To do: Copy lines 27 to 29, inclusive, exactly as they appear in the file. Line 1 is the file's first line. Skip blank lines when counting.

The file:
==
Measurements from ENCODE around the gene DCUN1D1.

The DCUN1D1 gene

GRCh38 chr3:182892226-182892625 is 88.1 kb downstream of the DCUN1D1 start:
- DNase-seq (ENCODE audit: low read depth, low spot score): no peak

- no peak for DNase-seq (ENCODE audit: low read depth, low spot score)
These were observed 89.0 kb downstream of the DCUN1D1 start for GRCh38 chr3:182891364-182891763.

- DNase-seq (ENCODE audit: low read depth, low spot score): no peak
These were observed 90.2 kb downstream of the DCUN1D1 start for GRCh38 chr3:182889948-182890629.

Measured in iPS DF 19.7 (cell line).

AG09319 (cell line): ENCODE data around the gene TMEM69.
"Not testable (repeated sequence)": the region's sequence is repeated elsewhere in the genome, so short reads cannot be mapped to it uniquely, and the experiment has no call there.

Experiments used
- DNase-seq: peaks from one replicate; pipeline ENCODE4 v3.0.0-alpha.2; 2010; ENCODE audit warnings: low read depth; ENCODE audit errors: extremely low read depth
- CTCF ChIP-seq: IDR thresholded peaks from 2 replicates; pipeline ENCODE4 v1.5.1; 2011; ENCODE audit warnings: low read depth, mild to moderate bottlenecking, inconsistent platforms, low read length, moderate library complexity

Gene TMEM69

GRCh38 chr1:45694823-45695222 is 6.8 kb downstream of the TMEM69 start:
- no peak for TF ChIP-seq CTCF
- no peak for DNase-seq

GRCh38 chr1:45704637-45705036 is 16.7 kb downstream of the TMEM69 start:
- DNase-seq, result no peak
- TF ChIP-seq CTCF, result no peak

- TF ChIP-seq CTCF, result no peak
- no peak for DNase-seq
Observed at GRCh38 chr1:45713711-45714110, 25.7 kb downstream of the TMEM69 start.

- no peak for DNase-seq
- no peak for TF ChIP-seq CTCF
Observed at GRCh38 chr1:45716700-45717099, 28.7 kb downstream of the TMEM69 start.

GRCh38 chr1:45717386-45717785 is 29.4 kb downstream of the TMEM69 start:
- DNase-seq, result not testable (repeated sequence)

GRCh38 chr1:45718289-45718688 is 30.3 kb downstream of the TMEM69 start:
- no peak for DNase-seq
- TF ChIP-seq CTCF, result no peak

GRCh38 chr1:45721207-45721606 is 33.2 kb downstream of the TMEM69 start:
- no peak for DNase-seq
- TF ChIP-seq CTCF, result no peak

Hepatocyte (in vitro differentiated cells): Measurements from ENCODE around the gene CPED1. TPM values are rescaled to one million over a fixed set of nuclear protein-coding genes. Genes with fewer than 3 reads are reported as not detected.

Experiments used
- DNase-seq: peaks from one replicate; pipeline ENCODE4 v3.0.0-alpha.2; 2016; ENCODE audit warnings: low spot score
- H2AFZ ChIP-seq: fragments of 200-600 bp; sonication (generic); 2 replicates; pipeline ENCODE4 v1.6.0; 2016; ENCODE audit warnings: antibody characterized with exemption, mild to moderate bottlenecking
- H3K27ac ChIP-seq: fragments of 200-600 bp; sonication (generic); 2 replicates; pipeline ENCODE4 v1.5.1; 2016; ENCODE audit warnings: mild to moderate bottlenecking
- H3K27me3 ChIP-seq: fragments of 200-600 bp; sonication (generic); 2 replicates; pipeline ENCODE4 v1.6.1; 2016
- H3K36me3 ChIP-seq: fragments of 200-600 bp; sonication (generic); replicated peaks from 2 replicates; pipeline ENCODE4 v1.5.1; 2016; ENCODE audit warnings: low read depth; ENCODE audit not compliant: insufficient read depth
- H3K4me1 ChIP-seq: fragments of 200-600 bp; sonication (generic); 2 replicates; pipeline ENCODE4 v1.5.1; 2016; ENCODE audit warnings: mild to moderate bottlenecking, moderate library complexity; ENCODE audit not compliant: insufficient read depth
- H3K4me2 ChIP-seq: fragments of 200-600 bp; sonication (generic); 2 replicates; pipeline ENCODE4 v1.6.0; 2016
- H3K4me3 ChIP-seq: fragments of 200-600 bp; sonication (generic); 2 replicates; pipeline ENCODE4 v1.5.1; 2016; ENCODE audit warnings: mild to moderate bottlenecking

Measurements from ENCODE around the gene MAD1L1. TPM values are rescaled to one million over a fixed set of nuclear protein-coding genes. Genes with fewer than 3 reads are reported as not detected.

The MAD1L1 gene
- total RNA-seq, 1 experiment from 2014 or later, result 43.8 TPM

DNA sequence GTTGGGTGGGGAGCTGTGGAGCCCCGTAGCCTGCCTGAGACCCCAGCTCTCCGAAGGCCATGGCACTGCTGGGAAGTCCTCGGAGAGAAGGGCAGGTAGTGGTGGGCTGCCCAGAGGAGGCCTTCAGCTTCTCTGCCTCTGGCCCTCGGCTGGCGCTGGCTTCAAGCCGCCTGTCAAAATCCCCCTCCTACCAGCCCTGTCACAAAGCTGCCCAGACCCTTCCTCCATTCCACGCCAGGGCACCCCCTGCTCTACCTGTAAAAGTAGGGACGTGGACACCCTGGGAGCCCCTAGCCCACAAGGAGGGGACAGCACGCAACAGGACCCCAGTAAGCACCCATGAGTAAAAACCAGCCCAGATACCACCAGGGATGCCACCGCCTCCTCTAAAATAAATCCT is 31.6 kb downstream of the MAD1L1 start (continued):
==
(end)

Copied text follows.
Observed at GRCh38 chr1:45716700-45717099, 28.7 kb downstream of the TMEM69 start.

GRCh38 chr1:45717386-45717785 is 29.4 kb downstream of the TMEM69 start:
- DNase-seq, result not testable (repeated sequence)